By Randy Arrington
LURAY — For the past quarter of a century, the imagination of thousands of children has grown and explored on a small pile of lumber in a popular town park.
But the wear and tear of the years has taken its toll on this wooden structure, and the cost to maintain it are mounting.
“It’s becoming a maintenance nightmare,” superintendent of Luray’s Parks and Recreation Department Dakota Baker said recently. “We’re spending a lot of time and money annually on maintaining it.”
Imagination Station first opened at what is now Ralph H. Dean Recreation Park in 1993 as part of the spread of playgrounds designed by Robert Leathers of Ithaca, N.Y. Many examples of the three or four designs produced by Playgrounds by Leathers in the early and mid-1990s can be seen across the region and across the country. Now, after reaching the end of its projected 25-year lifespan, many are being replaced.
“The swings are starting to come apart and are cracking,” Baker noted among other problems. She reported to the Luray Council in December that the town was receiving complaints as well.
“We started to weigh how much it costs to maintain it versus replacing it altogether, and replacing it seems like it may be the best option,” Baker said, “and then we’ll get another 25 years out of it.”
In October 2014, the town spent $10,000 and joined forces with more than 100 community volunteers to rejuvenate Imagination Station. Baker also noted that the town pays to have the wooden structure stained annually to maintain its appearance.
The parks superintendent would not release an estimated cost for the replacement of Imagination Station due to the nature of RFPs issued by the town in mid-January. She said that specific criteria was outlined in the request for bids, and now they will wait and see what comes back from contractors.
The plan is for full replacement of the wooden structure and its surrounding components; however, some portions of the playground may be utilized at other sites, such as pocket parks around town.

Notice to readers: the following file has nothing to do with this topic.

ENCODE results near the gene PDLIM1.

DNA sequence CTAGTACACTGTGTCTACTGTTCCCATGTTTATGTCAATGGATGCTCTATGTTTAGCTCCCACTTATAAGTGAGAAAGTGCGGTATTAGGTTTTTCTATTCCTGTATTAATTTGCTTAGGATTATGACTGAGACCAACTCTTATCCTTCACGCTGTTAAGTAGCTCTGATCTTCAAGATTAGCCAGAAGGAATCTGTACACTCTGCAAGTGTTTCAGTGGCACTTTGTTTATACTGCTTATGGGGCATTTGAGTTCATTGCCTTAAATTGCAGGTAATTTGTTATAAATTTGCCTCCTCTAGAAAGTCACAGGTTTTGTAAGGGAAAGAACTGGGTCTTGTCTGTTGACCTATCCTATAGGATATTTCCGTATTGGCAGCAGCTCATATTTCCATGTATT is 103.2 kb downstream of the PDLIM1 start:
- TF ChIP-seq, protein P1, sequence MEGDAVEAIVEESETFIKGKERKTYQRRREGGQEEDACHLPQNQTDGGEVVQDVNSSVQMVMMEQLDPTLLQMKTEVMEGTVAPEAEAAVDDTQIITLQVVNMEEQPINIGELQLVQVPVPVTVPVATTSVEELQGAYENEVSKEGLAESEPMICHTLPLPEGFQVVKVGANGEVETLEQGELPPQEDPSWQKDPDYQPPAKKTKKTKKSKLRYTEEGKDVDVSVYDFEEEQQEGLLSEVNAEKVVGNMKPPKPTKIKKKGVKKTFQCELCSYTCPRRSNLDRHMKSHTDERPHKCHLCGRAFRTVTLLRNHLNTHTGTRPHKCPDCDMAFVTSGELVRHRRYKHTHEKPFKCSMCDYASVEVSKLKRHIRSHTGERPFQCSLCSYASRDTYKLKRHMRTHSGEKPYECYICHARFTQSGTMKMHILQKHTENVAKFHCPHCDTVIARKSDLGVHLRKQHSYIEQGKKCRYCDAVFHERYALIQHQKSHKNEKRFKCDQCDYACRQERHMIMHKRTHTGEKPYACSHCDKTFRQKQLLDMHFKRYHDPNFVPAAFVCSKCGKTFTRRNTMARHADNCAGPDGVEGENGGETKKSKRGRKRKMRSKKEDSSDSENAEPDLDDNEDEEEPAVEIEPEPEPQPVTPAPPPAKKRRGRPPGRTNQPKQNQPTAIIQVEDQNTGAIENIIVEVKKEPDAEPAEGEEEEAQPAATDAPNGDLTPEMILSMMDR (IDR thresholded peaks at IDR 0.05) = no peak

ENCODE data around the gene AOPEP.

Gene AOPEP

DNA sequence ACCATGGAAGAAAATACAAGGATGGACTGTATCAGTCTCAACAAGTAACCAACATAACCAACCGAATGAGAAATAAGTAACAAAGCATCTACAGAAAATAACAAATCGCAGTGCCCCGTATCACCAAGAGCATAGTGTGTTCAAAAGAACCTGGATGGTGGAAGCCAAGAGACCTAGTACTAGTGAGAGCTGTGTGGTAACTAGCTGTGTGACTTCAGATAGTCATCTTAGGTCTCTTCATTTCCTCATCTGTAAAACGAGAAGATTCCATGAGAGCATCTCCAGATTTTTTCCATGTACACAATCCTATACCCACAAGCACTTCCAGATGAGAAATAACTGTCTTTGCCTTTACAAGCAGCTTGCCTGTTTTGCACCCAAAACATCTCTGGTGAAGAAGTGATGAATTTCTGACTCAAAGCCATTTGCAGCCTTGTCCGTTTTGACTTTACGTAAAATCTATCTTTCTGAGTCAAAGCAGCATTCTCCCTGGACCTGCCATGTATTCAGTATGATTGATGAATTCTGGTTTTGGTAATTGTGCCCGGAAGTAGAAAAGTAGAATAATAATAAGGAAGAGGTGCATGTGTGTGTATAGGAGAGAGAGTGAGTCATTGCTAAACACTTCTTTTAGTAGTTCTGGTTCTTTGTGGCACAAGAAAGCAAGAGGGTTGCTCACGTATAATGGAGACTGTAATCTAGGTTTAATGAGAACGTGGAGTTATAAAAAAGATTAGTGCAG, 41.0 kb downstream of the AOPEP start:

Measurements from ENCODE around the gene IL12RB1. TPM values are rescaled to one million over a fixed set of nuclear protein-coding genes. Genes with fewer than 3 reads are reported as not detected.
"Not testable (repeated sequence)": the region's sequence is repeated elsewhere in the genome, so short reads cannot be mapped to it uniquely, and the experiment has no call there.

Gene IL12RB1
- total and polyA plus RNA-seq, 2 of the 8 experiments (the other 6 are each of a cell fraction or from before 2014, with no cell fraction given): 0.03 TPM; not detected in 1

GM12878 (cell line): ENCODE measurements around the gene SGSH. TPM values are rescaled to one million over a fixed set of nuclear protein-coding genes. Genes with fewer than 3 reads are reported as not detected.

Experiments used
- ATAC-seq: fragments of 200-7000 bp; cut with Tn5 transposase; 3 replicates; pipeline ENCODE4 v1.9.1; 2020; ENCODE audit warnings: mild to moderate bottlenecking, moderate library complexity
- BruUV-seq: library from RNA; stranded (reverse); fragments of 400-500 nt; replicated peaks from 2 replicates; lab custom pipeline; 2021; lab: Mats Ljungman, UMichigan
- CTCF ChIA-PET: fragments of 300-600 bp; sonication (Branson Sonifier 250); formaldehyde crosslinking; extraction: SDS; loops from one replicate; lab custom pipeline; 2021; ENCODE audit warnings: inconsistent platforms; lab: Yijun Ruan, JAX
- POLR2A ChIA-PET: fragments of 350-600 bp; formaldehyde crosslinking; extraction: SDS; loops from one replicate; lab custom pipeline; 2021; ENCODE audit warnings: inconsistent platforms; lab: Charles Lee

The style will remain the same, but with new features. Some of those features will encourage adults to play alongside their children, such as “big” and “little” side-by-side swings. Other elements will serve special needs children and meet with ADA compliance.
The deadline for bids is Friday, Feb. 14.
Funding from the Page County Alliance for Community Action will potentially help fund a portion of the project. PACA receives grant funds over a three-year period from Health Communities Action Teams in the amount of $30,000 per year. A portion of those funds helped build fitness stations along the Hawksbill Greenway in 2018 and 2019. A new three-year grant starts July 1.
Pending council approval of the project and funding deliberations during May budget sessions, a new Imagination Station could be in place by the end of the year. Along with some of the changes planned, Baker assures the public that one thing will definitely remain the same about this community icon.
“We will not change the name,” Baker said. “We will not go back with wood. The new one will be more metal and plastic, but the name and the feel will remain the same. We want something that will blend in with the natural aesthetics of this park.”